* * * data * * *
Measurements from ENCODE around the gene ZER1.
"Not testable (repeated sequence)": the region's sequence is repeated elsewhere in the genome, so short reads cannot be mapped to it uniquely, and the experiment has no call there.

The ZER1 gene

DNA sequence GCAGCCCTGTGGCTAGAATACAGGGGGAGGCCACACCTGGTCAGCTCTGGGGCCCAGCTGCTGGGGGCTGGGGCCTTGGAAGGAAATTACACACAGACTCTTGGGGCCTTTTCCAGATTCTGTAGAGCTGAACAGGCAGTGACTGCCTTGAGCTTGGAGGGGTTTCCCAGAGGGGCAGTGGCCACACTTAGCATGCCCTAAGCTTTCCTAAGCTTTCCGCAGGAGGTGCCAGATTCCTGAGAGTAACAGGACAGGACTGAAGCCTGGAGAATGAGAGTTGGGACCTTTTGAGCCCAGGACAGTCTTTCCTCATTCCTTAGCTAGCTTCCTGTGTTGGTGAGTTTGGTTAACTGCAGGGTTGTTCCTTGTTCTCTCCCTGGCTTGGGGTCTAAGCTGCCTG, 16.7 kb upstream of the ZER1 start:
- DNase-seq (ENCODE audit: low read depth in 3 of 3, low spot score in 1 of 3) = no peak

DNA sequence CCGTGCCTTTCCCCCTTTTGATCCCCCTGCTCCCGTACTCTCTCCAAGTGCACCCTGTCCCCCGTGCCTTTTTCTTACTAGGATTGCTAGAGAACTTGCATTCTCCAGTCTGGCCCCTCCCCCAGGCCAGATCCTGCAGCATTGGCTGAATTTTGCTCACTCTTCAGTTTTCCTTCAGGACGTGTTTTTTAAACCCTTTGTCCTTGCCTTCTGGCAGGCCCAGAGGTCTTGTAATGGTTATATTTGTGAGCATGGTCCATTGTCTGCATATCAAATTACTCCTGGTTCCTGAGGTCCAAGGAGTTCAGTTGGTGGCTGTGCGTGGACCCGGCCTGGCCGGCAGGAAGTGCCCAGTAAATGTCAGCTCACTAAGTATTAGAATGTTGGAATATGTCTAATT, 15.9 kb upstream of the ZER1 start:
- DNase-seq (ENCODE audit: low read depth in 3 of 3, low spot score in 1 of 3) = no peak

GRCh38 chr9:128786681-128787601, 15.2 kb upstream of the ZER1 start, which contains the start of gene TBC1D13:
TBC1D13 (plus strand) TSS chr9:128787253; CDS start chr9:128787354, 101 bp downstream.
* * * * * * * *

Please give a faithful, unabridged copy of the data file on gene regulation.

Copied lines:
Measurements from ENCODE around the gene ZER1.
"Not testable (repeated sequence)": the region's sequence is repeated elsewhere in the genome, so short reads cannot be mapped to it uniquely, and the experiment has no call there.

The ZER1 gene

DNA sequence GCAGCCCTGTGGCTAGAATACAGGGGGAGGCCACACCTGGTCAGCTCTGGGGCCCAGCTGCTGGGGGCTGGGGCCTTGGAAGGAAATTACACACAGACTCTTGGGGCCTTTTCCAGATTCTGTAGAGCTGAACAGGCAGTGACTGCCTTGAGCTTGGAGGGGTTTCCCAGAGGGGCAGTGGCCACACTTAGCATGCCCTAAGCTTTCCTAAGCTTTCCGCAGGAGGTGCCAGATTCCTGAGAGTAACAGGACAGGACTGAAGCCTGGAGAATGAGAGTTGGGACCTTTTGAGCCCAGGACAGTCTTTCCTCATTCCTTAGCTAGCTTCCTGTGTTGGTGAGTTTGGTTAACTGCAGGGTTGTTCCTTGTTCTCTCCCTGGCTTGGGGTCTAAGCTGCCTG, 16.7 kb upstream of the ZER1 start:
- DNase-seq (ENCODE audit: low read depth in 3 of 3, low spot score in 1 of 3) = no peak

DNA sequence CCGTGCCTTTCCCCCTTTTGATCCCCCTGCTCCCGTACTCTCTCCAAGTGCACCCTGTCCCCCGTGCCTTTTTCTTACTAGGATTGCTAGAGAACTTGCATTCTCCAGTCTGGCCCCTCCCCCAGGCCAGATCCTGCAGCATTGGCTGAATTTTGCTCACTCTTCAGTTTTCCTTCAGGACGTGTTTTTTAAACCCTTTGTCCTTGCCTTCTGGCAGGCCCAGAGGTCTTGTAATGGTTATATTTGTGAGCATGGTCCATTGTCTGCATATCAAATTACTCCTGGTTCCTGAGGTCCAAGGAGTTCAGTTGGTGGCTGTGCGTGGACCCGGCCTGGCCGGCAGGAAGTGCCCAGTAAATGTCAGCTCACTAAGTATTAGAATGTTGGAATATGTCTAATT, 15.9 kb upstream of the ZER1 start:
- DNase-seq (ENCODE audit: low read depth in 3 of 3, low spot score in 1 of 3) = no peak

GRCh38 chr9:128786681-128787601, 15.2 kb upstream of the ZER1 start, which contains the start of gene TBC1D13:
TBC1D13 (plus strand) TSS chr9:128787253; CDS start chr9:128787354, 101 bp downstream.